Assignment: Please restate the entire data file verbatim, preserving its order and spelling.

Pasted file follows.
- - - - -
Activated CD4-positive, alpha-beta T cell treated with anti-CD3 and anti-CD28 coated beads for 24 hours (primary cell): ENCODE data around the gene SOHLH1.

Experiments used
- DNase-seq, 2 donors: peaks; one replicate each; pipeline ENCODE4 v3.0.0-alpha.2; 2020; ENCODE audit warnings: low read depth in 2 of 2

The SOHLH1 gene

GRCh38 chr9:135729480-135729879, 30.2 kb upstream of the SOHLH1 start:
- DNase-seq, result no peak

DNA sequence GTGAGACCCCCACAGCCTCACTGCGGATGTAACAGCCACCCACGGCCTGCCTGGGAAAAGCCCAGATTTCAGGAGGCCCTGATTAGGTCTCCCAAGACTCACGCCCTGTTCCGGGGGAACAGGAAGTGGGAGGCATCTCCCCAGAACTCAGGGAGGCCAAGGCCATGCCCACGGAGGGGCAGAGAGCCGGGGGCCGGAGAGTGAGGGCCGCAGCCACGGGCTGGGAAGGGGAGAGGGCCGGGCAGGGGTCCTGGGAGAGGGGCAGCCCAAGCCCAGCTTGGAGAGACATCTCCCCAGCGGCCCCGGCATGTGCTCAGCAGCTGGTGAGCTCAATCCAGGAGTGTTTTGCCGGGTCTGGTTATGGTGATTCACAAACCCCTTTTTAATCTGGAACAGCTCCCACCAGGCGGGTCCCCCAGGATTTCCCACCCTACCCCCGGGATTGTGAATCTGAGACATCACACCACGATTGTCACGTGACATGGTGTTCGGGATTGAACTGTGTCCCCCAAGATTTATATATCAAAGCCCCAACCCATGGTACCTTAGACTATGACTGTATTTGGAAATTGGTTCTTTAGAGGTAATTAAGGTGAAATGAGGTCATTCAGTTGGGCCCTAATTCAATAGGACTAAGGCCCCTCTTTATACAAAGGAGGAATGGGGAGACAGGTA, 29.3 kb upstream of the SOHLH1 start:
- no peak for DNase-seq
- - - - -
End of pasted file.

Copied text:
Activated CD4-positive, alpha-beta T cell treated with anti-CD3 and anti-CD28 coated beads for 24 hours (primary cell): ENCODE data around the gene SOHLH1.

Experiments used
- DNase-seq, 2 donors: peaks; one replicate each; pipeline ENCODE4 v3.0.0-alpha.2; 2020; ENCODE audit warnings: low read depth in 2 of 2

The SOHLH1 gene

GRCh38 chr9:135729480-135729879, 30.2 kb upstream of the SOHLH1 start:
- DNase-seq, result no peak

DNA sequence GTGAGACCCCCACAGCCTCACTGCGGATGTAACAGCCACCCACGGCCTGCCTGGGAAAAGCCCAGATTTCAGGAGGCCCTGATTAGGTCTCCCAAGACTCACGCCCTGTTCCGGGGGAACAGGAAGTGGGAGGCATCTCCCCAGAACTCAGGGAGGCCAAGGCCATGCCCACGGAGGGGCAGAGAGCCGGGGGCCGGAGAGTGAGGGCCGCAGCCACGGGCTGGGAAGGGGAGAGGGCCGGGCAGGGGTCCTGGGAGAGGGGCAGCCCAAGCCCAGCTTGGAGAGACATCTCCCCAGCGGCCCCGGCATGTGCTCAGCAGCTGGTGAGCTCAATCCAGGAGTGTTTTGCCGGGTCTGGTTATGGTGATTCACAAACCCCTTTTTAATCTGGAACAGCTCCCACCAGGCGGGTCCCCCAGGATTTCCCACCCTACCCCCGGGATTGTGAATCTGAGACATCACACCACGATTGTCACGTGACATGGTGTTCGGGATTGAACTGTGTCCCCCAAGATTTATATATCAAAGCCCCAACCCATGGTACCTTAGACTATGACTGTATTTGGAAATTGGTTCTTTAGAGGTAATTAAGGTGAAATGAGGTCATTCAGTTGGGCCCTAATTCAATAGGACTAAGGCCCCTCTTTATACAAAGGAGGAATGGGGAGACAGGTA, 29.3 kb upstream of the SOHLH1 start:
- no peak for DNase-seq